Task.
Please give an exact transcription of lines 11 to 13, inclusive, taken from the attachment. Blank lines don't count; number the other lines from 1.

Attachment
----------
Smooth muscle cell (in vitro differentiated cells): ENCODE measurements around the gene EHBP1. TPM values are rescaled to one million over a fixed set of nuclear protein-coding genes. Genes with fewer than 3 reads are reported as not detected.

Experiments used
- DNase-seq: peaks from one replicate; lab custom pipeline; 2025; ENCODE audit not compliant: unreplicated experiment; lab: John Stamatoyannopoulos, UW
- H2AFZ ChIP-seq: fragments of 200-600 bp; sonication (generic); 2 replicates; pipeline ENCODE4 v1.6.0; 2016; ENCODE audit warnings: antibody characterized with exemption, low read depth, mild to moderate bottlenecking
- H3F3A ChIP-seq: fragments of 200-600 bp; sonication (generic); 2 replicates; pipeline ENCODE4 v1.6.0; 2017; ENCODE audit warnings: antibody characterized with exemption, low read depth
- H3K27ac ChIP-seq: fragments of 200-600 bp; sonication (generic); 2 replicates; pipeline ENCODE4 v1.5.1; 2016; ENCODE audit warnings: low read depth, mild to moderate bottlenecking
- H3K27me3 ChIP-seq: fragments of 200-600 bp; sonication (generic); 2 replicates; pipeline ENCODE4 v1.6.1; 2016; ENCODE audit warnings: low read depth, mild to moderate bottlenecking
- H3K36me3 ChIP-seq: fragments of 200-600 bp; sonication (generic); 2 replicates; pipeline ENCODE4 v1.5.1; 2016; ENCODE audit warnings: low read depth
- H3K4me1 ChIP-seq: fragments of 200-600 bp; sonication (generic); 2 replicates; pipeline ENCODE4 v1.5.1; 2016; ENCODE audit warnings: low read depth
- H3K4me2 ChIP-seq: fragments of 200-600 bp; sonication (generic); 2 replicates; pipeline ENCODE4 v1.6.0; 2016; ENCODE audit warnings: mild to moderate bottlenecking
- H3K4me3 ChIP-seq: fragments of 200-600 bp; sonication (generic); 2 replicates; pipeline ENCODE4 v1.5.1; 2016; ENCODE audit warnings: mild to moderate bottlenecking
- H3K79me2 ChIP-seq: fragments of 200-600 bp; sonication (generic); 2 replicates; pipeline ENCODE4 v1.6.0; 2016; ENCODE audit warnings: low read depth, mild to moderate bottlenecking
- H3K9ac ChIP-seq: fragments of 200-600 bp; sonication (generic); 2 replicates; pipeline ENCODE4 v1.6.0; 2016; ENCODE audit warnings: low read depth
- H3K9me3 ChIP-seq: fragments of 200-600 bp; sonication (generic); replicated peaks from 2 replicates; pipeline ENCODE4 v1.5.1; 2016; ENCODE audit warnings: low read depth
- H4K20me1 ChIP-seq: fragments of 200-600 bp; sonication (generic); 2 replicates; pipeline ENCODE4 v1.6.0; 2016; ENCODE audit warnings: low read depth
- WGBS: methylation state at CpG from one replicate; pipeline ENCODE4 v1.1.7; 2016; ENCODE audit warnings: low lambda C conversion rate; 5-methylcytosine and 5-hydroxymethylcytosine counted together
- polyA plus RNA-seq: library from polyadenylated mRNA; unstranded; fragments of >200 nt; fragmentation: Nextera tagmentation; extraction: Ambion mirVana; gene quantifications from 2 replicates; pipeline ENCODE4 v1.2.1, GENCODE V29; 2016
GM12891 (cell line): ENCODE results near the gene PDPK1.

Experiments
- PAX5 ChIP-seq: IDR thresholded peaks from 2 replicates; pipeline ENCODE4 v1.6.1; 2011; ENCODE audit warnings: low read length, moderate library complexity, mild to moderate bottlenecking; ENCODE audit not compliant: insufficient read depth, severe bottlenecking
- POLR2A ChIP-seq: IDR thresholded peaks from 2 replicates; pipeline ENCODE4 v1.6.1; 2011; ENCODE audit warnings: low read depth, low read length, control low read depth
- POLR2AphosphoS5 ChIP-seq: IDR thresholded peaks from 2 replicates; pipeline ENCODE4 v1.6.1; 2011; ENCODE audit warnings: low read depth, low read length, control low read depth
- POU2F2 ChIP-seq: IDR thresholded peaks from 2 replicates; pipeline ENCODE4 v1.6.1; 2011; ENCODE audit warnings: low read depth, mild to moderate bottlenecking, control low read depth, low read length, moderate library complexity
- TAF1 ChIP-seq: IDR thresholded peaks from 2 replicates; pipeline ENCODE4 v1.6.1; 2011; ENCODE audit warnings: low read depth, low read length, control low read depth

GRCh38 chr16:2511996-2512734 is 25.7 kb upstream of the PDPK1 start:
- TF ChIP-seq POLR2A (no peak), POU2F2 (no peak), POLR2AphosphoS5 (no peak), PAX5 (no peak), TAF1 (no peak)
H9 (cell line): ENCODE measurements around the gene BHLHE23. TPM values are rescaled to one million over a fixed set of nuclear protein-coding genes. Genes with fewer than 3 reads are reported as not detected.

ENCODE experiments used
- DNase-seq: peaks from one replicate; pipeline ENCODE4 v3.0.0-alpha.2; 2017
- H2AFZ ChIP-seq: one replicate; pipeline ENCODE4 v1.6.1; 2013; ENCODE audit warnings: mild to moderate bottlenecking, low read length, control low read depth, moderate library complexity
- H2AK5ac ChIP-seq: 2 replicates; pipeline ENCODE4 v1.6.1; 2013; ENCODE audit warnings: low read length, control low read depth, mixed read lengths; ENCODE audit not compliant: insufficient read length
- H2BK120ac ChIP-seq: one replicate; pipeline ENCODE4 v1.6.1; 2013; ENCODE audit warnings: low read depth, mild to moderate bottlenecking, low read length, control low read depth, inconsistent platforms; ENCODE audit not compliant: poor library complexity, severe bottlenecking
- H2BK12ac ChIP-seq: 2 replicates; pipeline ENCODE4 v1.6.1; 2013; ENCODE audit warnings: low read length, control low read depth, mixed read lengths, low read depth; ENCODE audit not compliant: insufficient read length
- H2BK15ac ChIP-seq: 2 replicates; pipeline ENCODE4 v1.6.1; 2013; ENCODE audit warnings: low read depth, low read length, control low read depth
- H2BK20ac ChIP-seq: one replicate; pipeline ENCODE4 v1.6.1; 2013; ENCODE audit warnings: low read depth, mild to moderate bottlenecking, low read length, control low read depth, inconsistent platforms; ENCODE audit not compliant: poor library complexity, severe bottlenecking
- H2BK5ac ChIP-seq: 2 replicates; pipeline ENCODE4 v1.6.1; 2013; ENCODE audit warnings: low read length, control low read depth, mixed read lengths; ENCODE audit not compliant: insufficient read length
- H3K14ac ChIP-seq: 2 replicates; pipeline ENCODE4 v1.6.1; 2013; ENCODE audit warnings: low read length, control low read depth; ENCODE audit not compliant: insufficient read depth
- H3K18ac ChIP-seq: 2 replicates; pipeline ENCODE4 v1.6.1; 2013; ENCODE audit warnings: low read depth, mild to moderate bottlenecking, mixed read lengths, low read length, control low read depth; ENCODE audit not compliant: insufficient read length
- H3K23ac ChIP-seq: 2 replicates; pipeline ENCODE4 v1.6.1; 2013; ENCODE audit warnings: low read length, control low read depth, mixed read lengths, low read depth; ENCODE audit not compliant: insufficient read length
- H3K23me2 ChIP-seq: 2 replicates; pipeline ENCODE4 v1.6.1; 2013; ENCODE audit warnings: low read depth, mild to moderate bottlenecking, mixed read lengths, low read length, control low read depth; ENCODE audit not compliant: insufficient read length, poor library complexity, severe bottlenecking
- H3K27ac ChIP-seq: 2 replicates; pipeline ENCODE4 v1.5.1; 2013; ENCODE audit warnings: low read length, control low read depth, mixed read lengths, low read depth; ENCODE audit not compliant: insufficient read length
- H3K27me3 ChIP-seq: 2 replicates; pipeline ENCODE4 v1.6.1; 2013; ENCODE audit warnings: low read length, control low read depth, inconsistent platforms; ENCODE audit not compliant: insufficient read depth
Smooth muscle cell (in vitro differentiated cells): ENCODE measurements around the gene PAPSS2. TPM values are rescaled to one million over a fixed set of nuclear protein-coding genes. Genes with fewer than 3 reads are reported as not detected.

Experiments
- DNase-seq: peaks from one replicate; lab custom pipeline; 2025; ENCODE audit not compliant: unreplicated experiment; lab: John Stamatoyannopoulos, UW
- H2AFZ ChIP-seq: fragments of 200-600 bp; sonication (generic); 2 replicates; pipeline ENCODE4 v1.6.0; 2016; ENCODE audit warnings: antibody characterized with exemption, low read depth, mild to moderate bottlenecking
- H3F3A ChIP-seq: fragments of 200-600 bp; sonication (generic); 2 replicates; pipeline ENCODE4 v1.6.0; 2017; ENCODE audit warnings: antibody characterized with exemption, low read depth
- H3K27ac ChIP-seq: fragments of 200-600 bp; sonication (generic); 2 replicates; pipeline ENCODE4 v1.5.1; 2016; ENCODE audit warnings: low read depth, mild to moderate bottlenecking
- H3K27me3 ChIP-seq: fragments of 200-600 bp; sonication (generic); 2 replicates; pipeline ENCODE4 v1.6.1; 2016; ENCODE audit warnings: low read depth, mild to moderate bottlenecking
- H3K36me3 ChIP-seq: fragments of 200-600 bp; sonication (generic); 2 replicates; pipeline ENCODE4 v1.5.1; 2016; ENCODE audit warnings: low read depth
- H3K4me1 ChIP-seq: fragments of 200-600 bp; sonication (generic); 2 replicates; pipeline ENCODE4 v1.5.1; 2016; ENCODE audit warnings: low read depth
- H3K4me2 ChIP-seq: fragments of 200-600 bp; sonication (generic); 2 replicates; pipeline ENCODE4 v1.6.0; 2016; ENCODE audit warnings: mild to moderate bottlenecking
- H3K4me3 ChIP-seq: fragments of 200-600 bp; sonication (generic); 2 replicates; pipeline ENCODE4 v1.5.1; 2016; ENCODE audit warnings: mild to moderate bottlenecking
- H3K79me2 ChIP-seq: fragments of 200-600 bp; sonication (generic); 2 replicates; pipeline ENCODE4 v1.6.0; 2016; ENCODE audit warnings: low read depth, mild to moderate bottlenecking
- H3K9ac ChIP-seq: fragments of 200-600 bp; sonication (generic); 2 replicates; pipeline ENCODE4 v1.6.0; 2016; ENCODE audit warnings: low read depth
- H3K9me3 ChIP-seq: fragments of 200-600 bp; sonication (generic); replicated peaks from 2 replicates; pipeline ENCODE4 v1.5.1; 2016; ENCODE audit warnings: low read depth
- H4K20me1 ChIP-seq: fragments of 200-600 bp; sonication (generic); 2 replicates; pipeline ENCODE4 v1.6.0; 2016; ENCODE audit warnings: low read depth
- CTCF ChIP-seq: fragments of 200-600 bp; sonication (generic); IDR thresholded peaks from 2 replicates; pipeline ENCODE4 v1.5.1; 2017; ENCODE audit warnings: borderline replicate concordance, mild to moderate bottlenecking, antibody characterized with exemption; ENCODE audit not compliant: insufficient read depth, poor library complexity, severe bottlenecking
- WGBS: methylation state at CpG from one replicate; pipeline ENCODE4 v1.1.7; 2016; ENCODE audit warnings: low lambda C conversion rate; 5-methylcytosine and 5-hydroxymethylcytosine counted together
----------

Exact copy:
- H3K4me3 ChIP-seq: fragments of 200-600 bp; sonication (generic); 2 replicates; pipeline ENCODE4 v1.5.1; 2016; ENCODE audit warnings: mild to moderate bottlenecking
- H3K79me2 ChIP-seq: fragments of 200-600 bp; sonication (generic); 2 replicates; pipeline ENCODE4 v1.6.0; 2016; ENCODE audit warnings: low read depth, mild to moderate bottlenecking
- H3K9ac ChIP-seq: fragments of 200-600 bp; sonication (generic); 2 replicates; pipeline ENCODE4 v1.6.0; 2016; ENCODE audit warnings: low read depth